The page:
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Federal Highway Administration > Publications > Focus > May 2012 > Building a More Durable Asphalt Pavement: Workshop Presents Best Practices for Longitudinal Joints

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Publication Number: FHWA-HRT-12-013
Date: May 2012

Building a More Durable Asphalt Pavement: Workshop Presents Best Practices for Longitudinal Joints

Learn how to improve the performance of longitudinal asphalt pavement joints with a new workshop available from the Federal Highway Administration (FHWA).

The free 4-hour workshop is designed to provide State transportation agencies and industry representatives with the latest information on specifying and constructing more durable longitudinal joints (LJs) and preventing premature cracking.

LJs are produced when fresh hot-mix asphalt is placed adjacent and parallel to an existing lane on a roadway. The joint is the interface between the two asphalt mats. Low density, permeability, and lack of adhesion can cause premature cracking and joint failure.

The workshop is the result of an FHWA and Asphalt Institute project that examined how LJs are specified and constructed across the United States. This project included a review of available literature and specifications, indepth interviews with expert paving consultants and contractors, and site visits to States of interest.

“A goal of this project was to search for consensus on how best to specify and construct LJs,” said Steve Cooper of the FHWA Resource Center. “The project is intended to provide the best practices possible for achieving overall LJ performance equal to that of the mat.”

The workshop highlights recommendations for improving LJ performance, including:

  • Mix selection.
  • Design and planning considerations.
  • Alternative techniques and materials.
  • Best practices for specifying and constructing LJs. Construction best practices include, for example, using a string-line guide to ensure that the paver operator makes a straight first pass. Other important best practices include ensuring that the vibratory screed on the paver is turned on at all times during construction and applying a tack coat uniformly to the full width of the lane.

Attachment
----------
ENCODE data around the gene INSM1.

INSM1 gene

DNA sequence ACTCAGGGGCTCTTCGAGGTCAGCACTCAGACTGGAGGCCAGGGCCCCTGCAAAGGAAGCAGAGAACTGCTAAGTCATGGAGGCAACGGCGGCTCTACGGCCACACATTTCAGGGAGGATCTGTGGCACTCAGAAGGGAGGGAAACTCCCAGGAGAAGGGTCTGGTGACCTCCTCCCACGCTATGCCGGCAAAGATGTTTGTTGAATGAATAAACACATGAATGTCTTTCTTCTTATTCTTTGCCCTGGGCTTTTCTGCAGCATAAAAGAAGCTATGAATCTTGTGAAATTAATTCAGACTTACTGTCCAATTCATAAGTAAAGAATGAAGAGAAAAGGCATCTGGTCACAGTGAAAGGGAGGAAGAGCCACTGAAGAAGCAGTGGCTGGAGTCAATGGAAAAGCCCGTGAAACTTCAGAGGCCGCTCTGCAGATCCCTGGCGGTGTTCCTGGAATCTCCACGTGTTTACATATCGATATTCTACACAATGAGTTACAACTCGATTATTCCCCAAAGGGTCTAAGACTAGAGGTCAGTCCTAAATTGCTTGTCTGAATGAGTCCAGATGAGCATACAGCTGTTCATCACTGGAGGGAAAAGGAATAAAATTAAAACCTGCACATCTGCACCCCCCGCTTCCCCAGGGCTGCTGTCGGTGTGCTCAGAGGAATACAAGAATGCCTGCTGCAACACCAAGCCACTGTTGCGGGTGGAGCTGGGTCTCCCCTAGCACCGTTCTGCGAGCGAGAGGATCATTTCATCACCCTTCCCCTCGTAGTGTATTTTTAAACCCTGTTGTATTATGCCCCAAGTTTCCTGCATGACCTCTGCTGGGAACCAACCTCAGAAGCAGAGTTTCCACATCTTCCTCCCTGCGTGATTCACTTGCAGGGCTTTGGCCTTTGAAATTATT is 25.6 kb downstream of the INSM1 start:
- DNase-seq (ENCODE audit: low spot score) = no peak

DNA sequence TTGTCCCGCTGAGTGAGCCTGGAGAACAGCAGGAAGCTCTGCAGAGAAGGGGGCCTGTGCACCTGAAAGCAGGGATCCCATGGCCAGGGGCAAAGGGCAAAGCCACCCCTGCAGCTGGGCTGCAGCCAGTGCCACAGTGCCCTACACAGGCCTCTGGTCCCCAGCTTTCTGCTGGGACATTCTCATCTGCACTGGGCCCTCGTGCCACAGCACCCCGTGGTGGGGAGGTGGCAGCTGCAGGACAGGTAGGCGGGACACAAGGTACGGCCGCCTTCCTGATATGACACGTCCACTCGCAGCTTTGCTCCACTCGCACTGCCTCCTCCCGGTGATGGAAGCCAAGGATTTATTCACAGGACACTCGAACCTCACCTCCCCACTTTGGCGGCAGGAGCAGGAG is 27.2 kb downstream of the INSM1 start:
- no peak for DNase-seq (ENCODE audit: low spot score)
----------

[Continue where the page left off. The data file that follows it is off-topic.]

Also covered are successful State strategies to increase pavement density and improve performance of the joint, as well as resources to assist agencies in turning best practices into standard practice. The workshop is intended for Federal, State, and local government personnel who are responsible for pavement specifications and the overall acceptance of roadway projects. It is also designed for paving contractors who are responsible for adopting construction best practices. “The ultimate successful adoption of these improvements will need to be a team effort,” said Cooper.

More than 170 participants attended the pilot workshop in West Virginia on January 11, 2012. Since then, workshops have been held in Idaho, Minnesota, Colorado, Connecticut, Delaware, and Utah, with five more scheduled in the near future. “The feedback has been overwhelmingly positive,” said Cooper. “Every State can benefit from this workshop.”

More than 40 participants attended the Delaware session on March 22, 2012. “I thought it was excellent and very relevant for the needs of the Department,” said Jim Pappas, Assistant Director for Quality at the Delaware Department of Transportation. “The information presented will help our field personnel know what to look for and how to address improper LJ construction. It will also serve as a framework for us to draft a specification on LJ requirements.”

For more information about the LJ workshop or to schedule a session in your State, contact Steve Cooper at the FHWA Resource Center, 443-257-7145 (email: stephen.j.cooper@dot.gov).

A highway worker examines an asphalt pavement joint during paving. In the background is a roller with a driver sitting on it.

A close-up view of an asphalt paver laying down asphalt.
A new FHWA workshop highlights the latest information on specifying and constructing more durable longitudinal asphalt pavement joints. (© Asphalt Institute)


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Updated: 06/19/2012

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United States Department of Transportation - Federal Highway Administration